As you’ve heard by now, the Boston Red Sox have completed a monster deal with the Los Angeles Dodgers. But just in case you haven’t, to refresh your memory – superstar Adrian Gonzalez, free agent busts Carl Crawford and Nick Punto along with struggling starter Josh Beckett were all shipped to Los Angeles. In return, the Red Sox acquired Allen Webster, James Loney, Jerry Sands, Ivan DeJesus and Rubby De La Rosa. It’s a move that many are calling a win for the Red Sox, but I’m not so sure that’s the case.
Many are arguing that the Red Sox are saving a ton of money for next years payroll. And with those four off the books, they’ll save nearly $60 million. Which sounds like a lot, until you realize that a significant amount of cash will be sent to the Dodgers. So that $60 million figure is sure to be much lower, preventing the Red Sox from spending the money.
And while it’s true that money is quite valuable, and that overpaying for talent is generally a bad thing, it’s hard to say there is such a thing as an overpayment for elite talent. And make no mistake, Adrian Gonzalez is an elite talent. Given the price of comparable talents (over $200 million), his contract is an absolute steal. To sell low on him now in one of the worst seasons of his career is the wrong move. There’s nothing to suggest that Gonzalez has lost the ability to hit. Considering that over the past three years he’s averaged a 940 OPS along with a 33 home runs a year, it’s clear the Red Sox won’t be able to replace his production.
It’s also worth pointing out that to acquire Gonzalez, the Red Sox traded Anthony Rizzo and Casey Kelly. Considering what they gave up to get Gonzalez, it’s a disappointment that they weren’t able to get similar value in return.
It is a shortsighted move to flip Gonzalez at this point. The Sox don’t get better now, and they certainly don’t get better in the future. Some would argue the real advantage of this deal is getting rid of Beckett and Crawford, but doing that by dumping Gonzalez for 10 cents on the dollar isn’t the way to go about doing it.
Yes, getting Crawford’s contract off the books is a positive for the Red Sox. And it could be seen as a positive getting rid of Beckett as well, even though his strikeout to walk ratio and strong peripherals indicate that he should bounce back in the future. And while most would argue that the Red Sox can spend their way once again, they’d be ignoring the biggest problem of all.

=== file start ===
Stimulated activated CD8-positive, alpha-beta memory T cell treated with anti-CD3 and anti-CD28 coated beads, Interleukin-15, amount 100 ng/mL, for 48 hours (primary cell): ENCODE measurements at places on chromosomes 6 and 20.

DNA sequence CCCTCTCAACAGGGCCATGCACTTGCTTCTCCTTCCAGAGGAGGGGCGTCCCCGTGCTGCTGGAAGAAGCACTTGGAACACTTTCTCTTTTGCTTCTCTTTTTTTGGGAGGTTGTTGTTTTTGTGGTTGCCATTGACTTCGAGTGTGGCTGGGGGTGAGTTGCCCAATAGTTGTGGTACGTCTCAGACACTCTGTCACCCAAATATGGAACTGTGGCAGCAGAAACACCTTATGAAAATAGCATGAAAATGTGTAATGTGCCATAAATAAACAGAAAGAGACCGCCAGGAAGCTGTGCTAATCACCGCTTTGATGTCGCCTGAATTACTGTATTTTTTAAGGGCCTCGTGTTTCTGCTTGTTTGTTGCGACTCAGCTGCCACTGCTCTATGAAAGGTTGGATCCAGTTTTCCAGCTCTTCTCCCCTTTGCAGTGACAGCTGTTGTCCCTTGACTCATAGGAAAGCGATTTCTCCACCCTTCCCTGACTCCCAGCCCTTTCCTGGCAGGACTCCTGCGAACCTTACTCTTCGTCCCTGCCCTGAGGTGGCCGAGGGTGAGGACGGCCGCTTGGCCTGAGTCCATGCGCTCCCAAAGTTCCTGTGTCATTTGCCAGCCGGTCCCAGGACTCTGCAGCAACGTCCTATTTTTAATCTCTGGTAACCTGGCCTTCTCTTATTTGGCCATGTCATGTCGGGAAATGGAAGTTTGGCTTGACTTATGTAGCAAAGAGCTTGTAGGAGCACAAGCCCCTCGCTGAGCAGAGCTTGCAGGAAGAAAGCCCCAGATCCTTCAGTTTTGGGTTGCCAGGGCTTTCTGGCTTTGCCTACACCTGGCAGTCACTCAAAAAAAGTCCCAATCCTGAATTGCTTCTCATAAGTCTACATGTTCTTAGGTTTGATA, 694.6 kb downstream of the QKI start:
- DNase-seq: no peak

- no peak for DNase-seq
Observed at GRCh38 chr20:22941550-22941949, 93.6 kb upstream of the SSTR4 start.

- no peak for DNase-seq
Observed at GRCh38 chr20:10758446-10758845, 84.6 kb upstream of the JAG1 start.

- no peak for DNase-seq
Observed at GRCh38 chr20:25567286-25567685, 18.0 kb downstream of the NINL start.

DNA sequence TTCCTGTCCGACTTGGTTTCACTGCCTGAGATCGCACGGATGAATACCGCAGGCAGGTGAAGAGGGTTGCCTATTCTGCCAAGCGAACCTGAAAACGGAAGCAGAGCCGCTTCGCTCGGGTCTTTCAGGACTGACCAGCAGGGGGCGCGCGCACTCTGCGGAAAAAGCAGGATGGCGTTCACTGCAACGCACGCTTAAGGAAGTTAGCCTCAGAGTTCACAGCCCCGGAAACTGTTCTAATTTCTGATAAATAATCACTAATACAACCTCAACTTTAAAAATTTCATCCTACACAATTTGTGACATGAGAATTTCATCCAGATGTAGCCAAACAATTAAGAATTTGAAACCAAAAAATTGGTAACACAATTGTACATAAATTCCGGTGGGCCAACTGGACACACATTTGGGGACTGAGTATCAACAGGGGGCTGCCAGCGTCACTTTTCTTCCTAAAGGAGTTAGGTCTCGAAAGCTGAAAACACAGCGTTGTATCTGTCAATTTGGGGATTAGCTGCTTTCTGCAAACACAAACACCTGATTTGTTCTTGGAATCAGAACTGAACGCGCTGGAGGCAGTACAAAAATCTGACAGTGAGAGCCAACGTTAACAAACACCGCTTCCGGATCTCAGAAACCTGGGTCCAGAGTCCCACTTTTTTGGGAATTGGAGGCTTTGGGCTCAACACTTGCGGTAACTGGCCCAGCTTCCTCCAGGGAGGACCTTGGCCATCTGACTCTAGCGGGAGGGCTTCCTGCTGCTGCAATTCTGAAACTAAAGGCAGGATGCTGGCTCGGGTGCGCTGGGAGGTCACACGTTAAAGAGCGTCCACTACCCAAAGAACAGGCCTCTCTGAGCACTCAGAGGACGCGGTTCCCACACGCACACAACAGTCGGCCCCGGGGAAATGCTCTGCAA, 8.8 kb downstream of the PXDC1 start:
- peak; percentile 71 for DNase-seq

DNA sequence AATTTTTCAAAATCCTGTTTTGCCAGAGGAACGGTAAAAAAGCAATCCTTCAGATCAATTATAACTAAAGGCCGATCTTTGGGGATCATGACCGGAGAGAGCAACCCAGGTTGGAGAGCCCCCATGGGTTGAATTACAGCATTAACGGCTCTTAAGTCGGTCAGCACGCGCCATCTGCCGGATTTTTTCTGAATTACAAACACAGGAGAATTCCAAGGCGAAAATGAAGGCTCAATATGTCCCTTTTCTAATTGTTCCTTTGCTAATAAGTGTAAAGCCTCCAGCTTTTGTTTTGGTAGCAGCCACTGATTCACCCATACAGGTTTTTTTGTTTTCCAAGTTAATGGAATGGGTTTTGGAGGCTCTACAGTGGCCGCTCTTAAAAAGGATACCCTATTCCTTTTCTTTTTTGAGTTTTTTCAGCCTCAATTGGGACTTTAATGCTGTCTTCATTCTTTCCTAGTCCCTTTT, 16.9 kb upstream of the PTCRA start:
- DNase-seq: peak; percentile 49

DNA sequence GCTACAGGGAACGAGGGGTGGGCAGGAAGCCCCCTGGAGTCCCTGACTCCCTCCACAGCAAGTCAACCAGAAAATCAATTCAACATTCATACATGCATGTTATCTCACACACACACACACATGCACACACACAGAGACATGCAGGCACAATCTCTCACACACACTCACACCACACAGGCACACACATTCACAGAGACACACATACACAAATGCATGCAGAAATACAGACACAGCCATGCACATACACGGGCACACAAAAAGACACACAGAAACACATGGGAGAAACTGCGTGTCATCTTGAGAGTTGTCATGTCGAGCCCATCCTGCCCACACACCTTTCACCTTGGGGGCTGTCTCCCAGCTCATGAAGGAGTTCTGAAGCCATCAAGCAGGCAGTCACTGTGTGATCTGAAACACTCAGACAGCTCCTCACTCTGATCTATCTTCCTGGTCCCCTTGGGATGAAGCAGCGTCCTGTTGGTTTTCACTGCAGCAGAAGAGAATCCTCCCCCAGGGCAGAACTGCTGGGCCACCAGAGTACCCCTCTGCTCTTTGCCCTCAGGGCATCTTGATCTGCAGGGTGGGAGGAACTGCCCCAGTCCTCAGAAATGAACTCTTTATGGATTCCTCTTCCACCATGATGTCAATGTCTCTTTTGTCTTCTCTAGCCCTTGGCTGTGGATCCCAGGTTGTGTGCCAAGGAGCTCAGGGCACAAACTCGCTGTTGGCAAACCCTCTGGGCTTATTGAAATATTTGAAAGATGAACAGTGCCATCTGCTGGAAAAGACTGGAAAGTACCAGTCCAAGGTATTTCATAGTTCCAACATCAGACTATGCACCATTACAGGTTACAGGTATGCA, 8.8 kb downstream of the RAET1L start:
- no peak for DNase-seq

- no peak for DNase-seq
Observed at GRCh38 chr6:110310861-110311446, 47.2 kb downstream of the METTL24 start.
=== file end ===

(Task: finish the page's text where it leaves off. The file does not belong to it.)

Spending like a drunken sailor is why the Red Sox got here in the first place. You see, it was that excessive spending on players such as Carl Crawford that dragged down the payroll. The Red Sox history of acquiring players in free agency, especially when it comes to the big signings, have largely been busts. So while it’s easy to suggest that the Sox can simply spend the money and replace the lost talent, history has shown that they simply haven’t been able to do that.
To prove this, let’s take a look at some of the free agent signings or extensionsBostonhas made with a value equal to or over $10 million since the offseason in 2006/2007:
Julio Lugo – 4 years/$36 million -Lugo earned 0.4 WAR for the Red Sox before being traded to the St. Louis Cardinals. He managed to “hit” to the tune of a 664 OPS for the Sox. A terrible deal, and the Red Sox have been looking for a shortstop for a long time now. Lugo was supposed to be the guy, but he failed miserably.
Daisuke Matsuzaka – 6 years/52 million – This doesn’t include the $50+ million posting fee either. The 4.34 career ERA, while impressive, is quite misleading. He’s only had one season with an ERA below that. Matsuzaka has missed time and been ineffective, and it’s a perfect example of the Red Sox spending wildly and missing the mark in free agency.
JD Drew – 5 years/$70 million – Drew posted a solid 814 OPS with quality defence over the 5 years. From a WAR per dollar standpoint Drew was a solid acquisition, so we’ll call it a solid move forBoston.
Coco Crisp – 3 years $15 million – An extension was given to Crisp just before the 2007 season started. He rewarded them with a 728 OPS, good enough to be 13% below league average. Not what the Sox were hoping for.